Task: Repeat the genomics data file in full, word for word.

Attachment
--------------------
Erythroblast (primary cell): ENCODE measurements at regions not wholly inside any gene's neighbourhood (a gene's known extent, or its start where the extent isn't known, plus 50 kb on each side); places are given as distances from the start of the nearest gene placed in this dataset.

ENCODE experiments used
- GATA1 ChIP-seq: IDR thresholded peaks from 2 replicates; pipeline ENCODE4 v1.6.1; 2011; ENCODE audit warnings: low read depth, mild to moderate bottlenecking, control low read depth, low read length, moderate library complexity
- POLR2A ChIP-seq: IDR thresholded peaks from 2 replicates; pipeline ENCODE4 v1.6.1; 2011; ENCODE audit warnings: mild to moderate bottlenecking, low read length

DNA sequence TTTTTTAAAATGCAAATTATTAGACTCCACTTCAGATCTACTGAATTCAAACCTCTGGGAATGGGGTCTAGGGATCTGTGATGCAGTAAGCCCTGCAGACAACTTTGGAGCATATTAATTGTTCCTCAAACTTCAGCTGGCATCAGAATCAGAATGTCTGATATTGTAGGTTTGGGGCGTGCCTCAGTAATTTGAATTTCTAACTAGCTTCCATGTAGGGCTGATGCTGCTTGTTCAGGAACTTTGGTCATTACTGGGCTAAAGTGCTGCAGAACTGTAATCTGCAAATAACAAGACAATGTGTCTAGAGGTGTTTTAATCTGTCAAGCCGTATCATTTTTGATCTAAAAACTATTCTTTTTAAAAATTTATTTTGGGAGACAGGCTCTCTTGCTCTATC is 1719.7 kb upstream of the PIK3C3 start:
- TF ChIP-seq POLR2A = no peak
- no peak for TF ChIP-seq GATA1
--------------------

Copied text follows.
Erythroblast (primary cell): ENCODE measurements at regions not wholly inside any gene's neighbourhood (a gene's known extent, or its start where the extent isn't known, plus 50 kb on each side); places are given as distances from the start of the nearest gene placed in this dataset.

ENCODE experiments used
- GATA1 ChIP-seq: IDR thresholded peaks from 2 replicates; pipeline ENCODE4 v1.6.1; 2011; ENCODE audit warnings: low read depth, mild to moderate bottlenecking, control low read depth, low read length, moderate library complexity
- POLR2A ChIP-seq: IDR thresholded peaks from 2 replicates; pipeline ENCODE4 v1.6.1; 2011; ENCODE audit warnings: mild to moderate bottlenecking, low read length

DNA sequence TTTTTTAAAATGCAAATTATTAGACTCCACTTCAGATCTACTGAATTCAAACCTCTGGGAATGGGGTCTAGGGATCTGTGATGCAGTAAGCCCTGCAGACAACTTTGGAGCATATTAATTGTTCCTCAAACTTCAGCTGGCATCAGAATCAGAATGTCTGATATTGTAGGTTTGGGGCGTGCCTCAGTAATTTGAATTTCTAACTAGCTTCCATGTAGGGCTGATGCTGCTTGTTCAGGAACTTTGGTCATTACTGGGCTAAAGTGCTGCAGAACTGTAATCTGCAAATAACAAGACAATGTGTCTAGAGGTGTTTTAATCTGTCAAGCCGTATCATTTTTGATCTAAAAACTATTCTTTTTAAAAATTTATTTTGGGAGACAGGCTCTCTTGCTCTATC is 1719.7 kb upstream of the PIK3C3 start:
- TF ChIP-seq POLR2A = no peak
- no peak for TF ChIP-seq GATA1